What new insights about Woolf did your work on this project give you?

Looking through Virginia’s diaries and letters, I feel I’ve got to know more about the woman herself. Previously, I’d mainly read her fiction, but her personal writing reveals many different sides to her. I found that she had a wicked wit and was rather humorous, but in a deadpan way; an example here is when she is explaining about a walk in Richmond Park with her dog Max, and unfortunately, her suspenders fell down.

She was a great observer of people and things, and it was fascinating to see how she viewed the people in her life; her disparaging comments of Katherine Mansfield, followed by her lamenting Katherine’s death was intriguing to read and really showed me the duality that seems to permeate Virginia’s life and writing.

It was, of course, disheartening to read about her struggles with mental health, but what was encouraging was that she was attempting to understand it and recognise the symptoms. However, it is merely the fact that she wrote it down and recorded it at a time when mental health was still rather taboo and misunderstood which impressed me the most.

What draws you to Woolf?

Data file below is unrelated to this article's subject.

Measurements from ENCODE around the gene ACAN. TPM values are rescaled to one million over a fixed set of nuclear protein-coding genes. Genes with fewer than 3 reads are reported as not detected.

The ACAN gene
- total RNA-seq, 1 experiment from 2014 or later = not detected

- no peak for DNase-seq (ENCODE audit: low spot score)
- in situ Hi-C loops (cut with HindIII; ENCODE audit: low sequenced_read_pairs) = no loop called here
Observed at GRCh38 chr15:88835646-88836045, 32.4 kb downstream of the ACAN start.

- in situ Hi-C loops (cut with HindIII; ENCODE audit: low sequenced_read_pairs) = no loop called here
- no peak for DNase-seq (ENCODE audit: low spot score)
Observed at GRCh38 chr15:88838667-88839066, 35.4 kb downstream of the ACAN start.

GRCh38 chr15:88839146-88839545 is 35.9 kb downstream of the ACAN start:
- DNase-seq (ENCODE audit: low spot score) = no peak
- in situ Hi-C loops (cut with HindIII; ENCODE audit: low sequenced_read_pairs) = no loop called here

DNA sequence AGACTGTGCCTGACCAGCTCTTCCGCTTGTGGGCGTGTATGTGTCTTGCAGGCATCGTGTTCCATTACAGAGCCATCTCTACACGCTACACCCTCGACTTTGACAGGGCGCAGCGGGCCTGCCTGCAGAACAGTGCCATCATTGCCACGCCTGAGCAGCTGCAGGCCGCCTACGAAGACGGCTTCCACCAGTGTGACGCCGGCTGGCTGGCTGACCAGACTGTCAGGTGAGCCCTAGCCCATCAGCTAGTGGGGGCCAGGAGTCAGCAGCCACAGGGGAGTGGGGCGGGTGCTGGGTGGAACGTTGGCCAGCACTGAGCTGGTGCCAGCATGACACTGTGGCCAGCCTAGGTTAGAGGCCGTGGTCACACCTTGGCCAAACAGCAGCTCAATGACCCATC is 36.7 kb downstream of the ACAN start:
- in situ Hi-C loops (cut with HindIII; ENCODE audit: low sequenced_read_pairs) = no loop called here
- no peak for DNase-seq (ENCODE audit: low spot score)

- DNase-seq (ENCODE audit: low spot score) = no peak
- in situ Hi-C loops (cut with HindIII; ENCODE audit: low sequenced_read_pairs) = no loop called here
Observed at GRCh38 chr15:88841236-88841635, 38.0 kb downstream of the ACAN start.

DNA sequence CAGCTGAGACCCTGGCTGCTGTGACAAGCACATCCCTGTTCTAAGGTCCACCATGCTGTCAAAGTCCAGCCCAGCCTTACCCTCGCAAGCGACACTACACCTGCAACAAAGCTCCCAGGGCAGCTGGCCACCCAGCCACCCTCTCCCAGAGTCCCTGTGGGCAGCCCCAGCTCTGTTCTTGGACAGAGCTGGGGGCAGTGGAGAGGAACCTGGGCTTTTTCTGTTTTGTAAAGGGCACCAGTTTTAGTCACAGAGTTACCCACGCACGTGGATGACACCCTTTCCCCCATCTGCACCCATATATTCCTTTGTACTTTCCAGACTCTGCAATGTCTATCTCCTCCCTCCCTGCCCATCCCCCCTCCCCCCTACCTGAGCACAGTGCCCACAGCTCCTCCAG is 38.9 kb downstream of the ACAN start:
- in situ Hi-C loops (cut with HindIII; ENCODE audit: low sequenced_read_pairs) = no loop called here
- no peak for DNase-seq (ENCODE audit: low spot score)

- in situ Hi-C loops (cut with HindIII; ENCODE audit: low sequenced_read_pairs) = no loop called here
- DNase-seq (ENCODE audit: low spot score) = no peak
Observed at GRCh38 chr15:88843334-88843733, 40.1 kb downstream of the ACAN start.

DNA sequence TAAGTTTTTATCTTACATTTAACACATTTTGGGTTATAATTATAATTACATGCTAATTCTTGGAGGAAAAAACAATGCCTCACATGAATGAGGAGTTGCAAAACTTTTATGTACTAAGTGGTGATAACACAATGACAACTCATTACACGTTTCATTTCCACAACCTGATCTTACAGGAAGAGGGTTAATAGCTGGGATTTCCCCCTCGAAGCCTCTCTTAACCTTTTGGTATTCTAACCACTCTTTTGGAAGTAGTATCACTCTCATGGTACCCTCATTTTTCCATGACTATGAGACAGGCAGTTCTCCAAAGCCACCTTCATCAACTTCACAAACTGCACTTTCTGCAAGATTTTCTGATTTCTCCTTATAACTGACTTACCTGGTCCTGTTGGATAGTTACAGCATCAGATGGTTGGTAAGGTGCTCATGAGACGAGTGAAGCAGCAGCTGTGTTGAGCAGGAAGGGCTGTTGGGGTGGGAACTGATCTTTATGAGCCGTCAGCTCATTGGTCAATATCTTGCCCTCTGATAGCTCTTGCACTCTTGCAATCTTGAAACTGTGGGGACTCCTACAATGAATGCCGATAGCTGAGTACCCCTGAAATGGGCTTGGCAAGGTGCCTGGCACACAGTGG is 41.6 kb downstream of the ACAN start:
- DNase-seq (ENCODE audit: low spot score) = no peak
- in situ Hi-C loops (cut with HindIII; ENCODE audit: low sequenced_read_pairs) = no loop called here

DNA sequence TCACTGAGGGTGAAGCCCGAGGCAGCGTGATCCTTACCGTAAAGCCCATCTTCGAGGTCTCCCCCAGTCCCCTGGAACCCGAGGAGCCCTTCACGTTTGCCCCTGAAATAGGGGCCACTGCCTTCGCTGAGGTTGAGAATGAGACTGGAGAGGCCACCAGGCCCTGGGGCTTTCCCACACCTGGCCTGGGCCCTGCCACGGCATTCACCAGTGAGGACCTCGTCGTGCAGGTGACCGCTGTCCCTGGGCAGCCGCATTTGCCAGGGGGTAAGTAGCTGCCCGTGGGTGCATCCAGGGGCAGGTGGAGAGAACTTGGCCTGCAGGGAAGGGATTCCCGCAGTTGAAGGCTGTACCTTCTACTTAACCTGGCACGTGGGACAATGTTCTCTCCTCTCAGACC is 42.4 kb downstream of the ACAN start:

I first read Woolf while at school and then focused on her diaries for my Masters’ dissertation, so for a long time she has been part of my life. I’m very much a fan of the stream of consciousness writing style, and I find that I am intensely drawn to her works of fiction, especially The Waves, which is probably my favourite. She seems to be able to capture so many facets of a person through her writing, and I am sure that her life experiences have enabled her to do this.

Through my Masters and research for this book, I have become even more interested in her personal writing, as well as those of other writers such as George Orwell. It’s fascinating to read and analyse feelings and emotions through the medium of diaries, and I am sure that I will continue to be intrigued.